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US Army's 'Dragoon Ride' Sparks Anti-American Protest in Czech Republic

Not all goes according to plan in NATO operation intended to show the appreciation of Eastern Europeans for US Army presence 


US Army's 'Dragoon Ride' met with an unforeseen hiccup this Saturday. The army's road trip across Eastern Europe was designed to showcase the popularity of the United States in "New Europe." Instead it ended up showcasing that, even in this part of Europe, support for Washington is anything but universal.

Sure enough, the American military column was greeted by pro-American demonstrations - these were foreseen and supported by the government.

What was not anticipated by NATO planners or the Czech government was the outbreak of an equally big anti-American counter-demonstration.

Thus instead of the picture of a grateful Czech Republic welcoming US forces, the picture was rather of a nation deeply divided on the issue.

From Stars and Stripes:

PRAGUE, Czech Republic – Anti- and pro-American protesters squared off in Wenceslas Square on Saturday, a day before a large convoy of American troops was scheduled to pass through the Czech Republic on its way to Germany.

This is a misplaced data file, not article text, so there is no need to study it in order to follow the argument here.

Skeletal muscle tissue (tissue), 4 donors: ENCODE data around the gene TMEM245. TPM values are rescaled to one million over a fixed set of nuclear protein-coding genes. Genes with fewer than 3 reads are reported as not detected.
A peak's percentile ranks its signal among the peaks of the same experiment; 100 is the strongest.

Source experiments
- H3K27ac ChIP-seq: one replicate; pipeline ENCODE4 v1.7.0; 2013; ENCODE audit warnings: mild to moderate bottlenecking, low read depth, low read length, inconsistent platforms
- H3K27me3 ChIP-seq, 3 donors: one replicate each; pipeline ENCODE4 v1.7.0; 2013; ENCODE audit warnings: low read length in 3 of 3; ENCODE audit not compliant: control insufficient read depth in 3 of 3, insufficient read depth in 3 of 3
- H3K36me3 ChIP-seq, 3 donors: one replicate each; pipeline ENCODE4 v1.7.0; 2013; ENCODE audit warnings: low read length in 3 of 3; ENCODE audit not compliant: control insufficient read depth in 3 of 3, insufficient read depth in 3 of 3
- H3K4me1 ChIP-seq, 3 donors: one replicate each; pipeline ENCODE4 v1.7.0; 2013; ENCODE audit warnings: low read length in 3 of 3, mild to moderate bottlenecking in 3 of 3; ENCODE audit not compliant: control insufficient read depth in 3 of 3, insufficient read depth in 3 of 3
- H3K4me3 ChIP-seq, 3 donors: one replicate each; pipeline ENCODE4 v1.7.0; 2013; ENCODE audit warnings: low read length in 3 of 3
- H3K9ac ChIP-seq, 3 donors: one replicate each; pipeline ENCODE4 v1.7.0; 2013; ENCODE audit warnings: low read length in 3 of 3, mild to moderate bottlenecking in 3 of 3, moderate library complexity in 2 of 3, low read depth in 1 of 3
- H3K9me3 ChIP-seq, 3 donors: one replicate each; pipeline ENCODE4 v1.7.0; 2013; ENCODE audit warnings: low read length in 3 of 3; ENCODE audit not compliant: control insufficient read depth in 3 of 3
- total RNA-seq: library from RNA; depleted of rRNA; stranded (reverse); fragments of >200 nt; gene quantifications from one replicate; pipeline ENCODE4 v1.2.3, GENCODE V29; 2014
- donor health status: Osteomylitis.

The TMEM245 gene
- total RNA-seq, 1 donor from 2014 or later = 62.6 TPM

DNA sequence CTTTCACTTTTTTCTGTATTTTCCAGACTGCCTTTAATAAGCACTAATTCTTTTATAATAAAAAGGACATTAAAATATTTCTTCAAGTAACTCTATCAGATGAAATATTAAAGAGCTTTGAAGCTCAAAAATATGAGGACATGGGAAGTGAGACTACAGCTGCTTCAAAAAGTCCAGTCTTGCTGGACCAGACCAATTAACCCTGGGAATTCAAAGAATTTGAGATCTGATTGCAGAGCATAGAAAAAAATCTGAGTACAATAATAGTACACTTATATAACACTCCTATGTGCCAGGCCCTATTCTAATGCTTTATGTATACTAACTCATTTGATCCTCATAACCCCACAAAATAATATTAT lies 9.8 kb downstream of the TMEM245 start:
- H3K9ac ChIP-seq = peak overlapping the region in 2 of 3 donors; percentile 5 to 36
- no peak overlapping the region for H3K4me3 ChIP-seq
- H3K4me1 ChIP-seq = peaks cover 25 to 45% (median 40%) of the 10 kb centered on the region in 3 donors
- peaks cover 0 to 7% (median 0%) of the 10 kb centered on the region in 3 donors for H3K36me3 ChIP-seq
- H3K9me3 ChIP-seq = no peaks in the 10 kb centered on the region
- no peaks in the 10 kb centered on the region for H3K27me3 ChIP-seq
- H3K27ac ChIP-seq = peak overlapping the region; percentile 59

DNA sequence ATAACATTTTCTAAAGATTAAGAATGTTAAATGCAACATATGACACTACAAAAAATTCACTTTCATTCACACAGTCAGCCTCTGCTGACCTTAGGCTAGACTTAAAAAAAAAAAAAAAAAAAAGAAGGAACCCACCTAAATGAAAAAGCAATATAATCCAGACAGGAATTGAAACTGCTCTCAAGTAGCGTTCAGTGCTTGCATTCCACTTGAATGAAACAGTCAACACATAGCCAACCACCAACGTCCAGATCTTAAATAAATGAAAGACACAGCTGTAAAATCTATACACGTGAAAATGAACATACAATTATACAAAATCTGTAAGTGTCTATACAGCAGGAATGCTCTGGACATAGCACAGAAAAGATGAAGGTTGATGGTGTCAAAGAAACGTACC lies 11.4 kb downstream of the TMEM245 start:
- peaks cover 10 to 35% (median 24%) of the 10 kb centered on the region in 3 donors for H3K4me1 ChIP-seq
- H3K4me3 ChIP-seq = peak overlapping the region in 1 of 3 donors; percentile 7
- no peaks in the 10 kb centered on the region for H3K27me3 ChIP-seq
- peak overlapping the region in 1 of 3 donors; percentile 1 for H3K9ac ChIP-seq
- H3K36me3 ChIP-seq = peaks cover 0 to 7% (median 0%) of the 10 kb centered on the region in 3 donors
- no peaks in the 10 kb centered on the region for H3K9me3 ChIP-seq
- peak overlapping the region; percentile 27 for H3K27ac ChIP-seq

The crossing will mark the tail end of the U.S. Army’s 2nd Cavalry Regiment Dragoon Ride, an 11-day trek of roughly 120 vehicles across eastern Europe aimed at reassuring allies concerned about Russia’s military aggression in Ukraine.

The stated aim of the exercise rankled members of the Czech Republic’s Communist Party and sparked a series of protests across the country. The largest took place in Prague, the capital, where some 1,000 anti-American demonstrators gathered .

“This definitely won’t contribute to peace in Europe because the situation is very, very dangerous and very tense. We’re of the opinion that steps like this definitely don’t help,” said Lubomir Ledl, a protest organizer and lawyer from Prague. 

Of course, there's a perfectly reasonable explanation for anti-NATO protesters: They're Russian agents:

Jiri Pehe, a political scientist and director of New York University’s Prague branch, described the protests as political theater organized by the Czech Communist Party. He believes that many of the protestors may be Russian agents or people who are secretly getting money from Russia.

“If you take into account that the Communist Party has about between 10-15 percent in public support, you can see where these protests are coming from,” he said. “So, it’s a very vocal minority.”

Russian agents

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